In Gov. Jennifer Granholm's weekly radio address, she ballyhoos her investment missions abroad by claiming that they're responsible for creating or retaining 20,000 Michigan jobs. Unfortunately, she continues to mistake job announcements for job creation.

Michigan's record for converting announced jobs to real jobs is poor. Out of every 100 jobs announced by the MEDC, only 29 materialize. And beyond that, the governor's figure may include an estimate about the number of jobs indirectly created by the firms, making the figures difficult to verify.

And even then, these projects are not generated by the Governor simply pitching foreign companies on the business climate in Michigan, though some of that might occur, but by promising taxpayer incentives. For instance, the LG Chem plant the governor cites was awarded $100 million in refundable credits. Offering these taxpayer dollars can cost the economy jobs, too, and are not covered by the governor's estimates.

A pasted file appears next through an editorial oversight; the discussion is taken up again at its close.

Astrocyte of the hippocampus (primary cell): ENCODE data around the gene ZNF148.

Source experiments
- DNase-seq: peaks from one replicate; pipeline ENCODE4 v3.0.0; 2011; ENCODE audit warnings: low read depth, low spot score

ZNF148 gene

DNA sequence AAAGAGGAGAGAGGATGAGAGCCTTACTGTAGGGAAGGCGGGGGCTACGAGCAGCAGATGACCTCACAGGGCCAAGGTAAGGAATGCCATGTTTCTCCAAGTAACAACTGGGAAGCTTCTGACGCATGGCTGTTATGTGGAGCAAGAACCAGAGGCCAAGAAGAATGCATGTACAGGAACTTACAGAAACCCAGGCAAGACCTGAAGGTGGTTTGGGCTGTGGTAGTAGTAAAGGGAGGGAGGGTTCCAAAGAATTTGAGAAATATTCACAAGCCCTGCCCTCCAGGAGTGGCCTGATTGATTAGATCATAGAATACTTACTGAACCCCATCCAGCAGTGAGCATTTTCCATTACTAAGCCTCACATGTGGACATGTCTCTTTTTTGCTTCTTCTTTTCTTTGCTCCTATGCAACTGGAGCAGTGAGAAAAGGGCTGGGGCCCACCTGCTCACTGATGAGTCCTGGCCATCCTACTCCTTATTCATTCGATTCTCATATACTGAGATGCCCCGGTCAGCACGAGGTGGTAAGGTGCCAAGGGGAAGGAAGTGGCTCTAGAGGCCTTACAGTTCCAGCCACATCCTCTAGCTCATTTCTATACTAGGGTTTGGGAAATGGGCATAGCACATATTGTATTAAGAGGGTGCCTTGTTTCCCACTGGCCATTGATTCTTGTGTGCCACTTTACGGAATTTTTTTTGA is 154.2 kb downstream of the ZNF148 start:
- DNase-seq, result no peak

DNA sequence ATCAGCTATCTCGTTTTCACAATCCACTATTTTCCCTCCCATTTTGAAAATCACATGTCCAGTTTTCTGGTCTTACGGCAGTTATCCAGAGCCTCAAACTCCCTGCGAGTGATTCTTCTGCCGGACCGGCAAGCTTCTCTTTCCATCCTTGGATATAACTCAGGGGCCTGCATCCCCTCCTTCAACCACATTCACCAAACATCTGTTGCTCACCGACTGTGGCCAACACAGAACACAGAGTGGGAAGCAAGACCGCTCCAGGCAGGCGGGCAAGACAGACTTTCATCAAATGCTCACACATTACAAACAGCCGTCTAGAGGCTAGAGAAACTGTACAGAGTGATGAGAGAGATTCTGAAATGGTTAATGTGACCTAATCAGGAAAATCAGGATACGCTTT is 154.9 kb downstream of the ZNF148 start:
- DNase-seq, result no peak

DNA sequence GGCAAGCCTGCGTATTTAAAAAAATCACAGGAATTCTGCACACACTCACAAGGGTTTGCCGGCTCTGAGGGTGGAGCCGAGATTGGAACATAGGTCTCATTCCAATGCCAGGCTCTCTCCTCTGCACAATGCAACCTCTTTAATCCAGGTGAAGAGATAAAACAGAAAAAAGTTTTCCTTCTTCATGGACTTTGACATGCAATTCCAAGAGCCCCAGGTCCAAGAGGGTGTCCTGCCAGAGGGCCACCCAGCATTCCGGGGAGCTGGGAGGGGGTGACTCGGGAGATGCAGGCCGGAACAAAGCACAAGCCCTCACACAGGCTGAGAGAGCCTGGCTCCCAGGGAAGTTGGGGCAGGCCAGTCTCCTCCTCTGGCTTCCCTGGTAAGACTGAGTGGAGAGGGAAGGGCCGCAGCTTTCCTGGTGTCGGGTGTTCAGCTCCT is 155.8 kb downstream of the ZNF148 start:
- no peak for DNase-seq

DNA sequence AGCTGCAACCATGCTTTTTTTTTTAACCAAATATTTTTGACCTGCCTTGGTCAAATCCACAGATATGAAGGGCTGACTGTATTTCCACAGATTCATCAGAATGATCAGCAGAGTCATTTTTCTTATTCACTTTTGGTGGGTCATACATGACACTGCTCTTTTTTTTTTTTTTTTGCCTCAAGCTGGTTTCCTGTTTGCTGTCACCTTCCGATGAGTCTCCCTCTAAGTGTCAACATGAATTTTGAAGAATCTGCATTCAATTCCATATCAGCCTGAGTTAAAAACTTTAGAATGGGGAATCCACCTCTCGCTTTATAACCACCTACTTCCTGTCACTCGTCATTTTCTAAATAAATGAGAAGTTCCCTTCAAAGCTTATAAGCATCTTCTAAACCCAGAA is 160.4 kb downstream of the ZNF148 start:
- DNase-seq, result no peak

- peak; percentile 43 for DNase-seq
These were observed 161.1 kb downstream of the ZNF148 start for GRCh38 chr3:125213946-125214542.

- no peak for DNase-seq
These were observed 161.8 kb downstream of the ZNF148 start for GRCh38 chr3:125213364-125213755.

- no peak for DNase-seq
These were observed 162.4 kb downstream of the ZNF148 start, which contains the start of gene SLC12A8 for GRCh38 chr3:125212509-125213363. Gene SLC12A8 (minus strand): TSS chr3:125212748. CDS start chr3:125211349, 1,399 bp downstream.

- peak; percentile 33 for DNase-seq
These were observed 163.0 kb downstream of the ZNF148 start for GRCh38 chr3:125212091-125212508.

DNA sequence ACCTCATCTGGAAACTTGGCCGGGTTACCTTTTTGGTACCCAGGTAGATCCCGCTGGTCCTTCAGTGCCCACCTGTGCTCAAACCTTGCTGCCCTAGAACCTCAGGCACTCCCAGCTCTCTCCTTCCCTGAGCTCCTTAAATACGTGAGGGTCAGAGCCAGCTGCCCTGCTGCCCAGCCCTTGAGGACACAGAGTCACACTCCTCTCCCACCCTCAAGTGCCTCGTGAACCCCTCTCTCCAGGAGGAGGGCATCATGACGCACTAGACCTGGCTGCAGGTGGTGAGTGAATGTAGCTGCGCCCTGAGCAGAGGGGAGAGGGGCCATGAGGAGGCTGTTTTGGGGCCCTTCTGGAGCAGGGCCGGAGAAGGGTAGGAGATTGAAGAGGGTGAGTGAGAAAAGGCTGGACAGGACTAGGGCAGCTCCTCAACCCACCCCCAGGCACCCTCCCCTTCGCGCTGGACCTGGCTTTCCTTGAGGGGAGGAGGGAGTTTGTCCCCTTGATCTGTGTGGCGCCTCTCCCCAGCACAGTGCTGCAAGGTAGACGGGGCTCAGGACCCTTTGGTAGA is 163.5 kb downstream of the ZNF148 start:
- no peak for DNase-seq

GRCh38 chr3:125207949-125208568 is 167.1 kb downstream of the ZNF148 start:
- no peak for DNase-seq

Indeed, there have been three recent studies that looked at the state's primary economic incentive program. When attempting to account for its total economic costs and benefits, two found the program negative and the other only slightly positive for the state.

Details on a number of these deals can be found at the Mackinac Center's MEGA Transparency Project.

Gov.-elect Rick Snyder campaigned on a results-oriented approach to governance. If he's serious about that, he will abstain from trumpeting the jobs announcements that the current administration relishes.